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Is `1/(sin^2x) + 1/(cos^2x) = (sec^2x)(csc^2x)` an identity ?

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ogidi | Student | Honors

Posted January 18, 2013 at 10:50 AM via web

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Is `1/(sin^2x) + 1/(cos^2x) = (sec^2x)(csc^2x)` an identity ?

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mjripalda | High School Teacher | (Level 3) Educator

Posted January 18, 2013 at 12:01 PM (Answer #1)

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To prove, let's try to express left side in terms of secant and cosecant.

To do so, express left side with same denominator. 

`1/(sin^2x)*(cos^2x)/(cos^2x) + 1/(cos^2x)*(sin^2x)/(sin^2x)= sec^2x csc^2x`

`(cos^2x)/(cos^2xsin^2x)+(sin^2x)/(cos^2xsin^2x)= sec^2x csc^2x`

Add the fractions.

`(cos^2x + sin^2x)/(cos^2xsin^2x)= sec^2x csc^2x`

Base on the Pythagorean identity, `cos^2x + sin^2x = 1` .

`1/(cos^2xsin^2x)= sec^2x csc^2x`

Note that the reciprocal of sine is cosecant `( cscx= 1/(sinx))` ` `. And, the reciprocal of cosine is secant `(secx=1/(cosx))`  .

`sec^2x csc^2x=sec^2x csc^2x`

Expressing left side in terms of secant and cosecant leads to same the expression at the right  right side of the equation.

Hence, this proves that `1/(sin^x) + 1/(cos^2x)= sec^2xcsc^2x` .

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justaguide | College Teacher | (Level 2) Distinguished Educator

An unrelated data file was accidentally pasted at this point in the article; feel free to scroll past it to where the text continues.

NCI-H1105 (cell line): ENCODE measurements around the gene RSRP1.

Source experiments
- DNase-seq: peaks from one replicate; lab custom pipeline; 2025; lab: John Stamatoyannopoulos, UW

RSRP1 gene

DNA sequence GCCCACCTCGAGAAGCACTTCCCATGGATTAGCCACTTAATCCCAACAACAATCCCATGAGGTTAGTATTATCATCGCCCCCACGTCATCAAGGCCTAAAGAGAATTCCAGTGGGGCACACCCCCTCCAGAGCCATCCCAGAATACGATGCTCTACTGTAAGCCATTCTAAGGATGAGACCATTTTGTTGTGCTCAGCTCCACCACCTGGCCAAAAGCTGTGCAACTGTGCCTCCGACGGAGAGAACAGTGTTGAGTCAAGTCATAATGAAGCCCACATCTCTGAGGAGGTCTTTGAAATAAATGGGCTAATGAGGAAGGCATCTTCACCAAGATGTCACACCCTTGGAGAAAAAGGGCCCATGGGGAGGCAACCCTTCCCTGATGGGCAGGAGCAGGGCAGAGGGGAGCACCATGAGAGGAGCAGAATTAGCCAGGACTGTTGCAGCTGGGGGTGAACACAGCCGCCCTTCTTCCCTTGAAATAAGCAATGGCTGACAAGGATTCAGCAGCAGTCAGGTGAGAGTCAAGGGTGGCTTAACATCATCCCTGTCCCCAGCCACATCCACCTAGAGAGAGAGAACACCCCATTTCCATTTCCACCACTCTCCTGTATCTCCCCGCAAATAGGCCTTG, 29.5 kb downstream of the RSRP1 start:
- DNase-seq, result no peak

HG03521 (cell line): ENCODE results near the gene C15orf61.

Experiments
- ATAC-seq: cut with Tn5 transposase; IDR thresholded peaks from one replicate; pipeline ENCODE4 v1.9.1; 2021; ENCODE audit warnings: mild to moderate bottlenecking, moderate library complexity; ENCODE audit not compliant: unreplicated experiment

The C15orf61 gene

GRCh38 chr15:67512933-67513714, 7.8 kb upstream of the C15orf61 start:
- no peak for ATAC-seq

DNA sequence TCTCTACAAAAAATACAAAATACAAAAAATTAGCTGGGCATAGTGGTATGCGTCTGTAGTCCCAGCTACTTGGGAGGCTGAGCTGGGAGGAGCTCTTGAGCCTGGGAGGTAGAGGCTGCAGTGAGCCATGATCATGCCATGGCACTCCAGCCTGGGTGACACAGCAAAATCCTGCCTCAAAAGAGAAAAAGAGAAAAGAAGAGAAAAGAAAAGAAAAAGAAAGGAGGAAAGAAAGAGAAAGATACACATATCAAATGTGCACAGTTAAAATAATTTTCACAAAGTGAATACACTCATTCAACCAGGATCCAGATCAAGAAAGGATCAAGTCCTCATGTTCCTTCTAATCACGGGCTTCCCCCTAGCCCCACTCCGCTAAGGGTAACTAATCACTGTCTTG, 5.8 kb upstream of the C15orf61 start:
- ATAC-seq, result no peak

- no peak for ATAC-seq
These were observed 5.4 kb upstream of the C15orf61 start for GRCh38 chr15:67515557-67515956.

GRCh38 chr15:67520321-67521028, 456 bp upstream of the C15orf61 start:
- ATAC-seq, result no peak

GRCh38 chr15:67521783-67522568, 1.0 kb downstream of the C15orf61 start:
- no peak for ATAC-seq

Posted January 18, 2013 at 2:21 PM (Answer #2)

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It has to be determined if `1/(sin^2x) + 1/(cos^2x) = sec^2x*csc^2x` is an identity.

Start with the left hand side:

`1/(sin^2x) + 1/(cos^2x)`

=> `(cos^2x)/(sin^2x* cos^2x) + (sin^2x)/(sin^2x*cos^2x)`

=> `(cos^2x + sin^2x)/(sin^2x*cos^2x)`

use the identity `cos^2x + sin^2x = 1`

=> `1/(sin^2x*cos^2x)`

=> `1/(sin^2x)*1/(cos^2x)`

As `1/sin x = csc x` and `1/cos x = sec x`

=> `sec^2x*csc^2x`

This is the right hand right.

This proves that `1/(sin^2x) + 1/(cos^2x) = sec^2x*csc^2x ` is an identity and is true for all values of x.

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vaaruni | High School Teacher | Salutatorian

Posted January 18, 2013 at 2:26 PM (Answer #3)

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1/sin^2x + 1/cos^2x = sec^2x. csc^2x

L.H.S :-

 1/(sin^2x) + 1/(cos^2x)= (sin^2x + cos^2x)/(sin^2x.cos^2x)

=>1/(sin^2x)+1/(cos^2x)= 1/(sin^2x.cos^2x)                               [ since  sin^2x + cos^2x = 1 ]

=> 1/(sin^2x) + 1/(cos^2x)= (1/sin^2x).(1/cos^2x)

=> 1/(sin^2x) + 1/(cos^2x)= csc^2x. sec^2x                                [ since  1/sin^2x = csc^2x   and   1/cos^2x= sec^x ]

=> 1/(sin^2x) + 1/(cos^2x) = sec^2x . csc^2x

hence,

1/(sin^2x) + 1/(cos^2x) = sec^2x . csc^2x   <--proved

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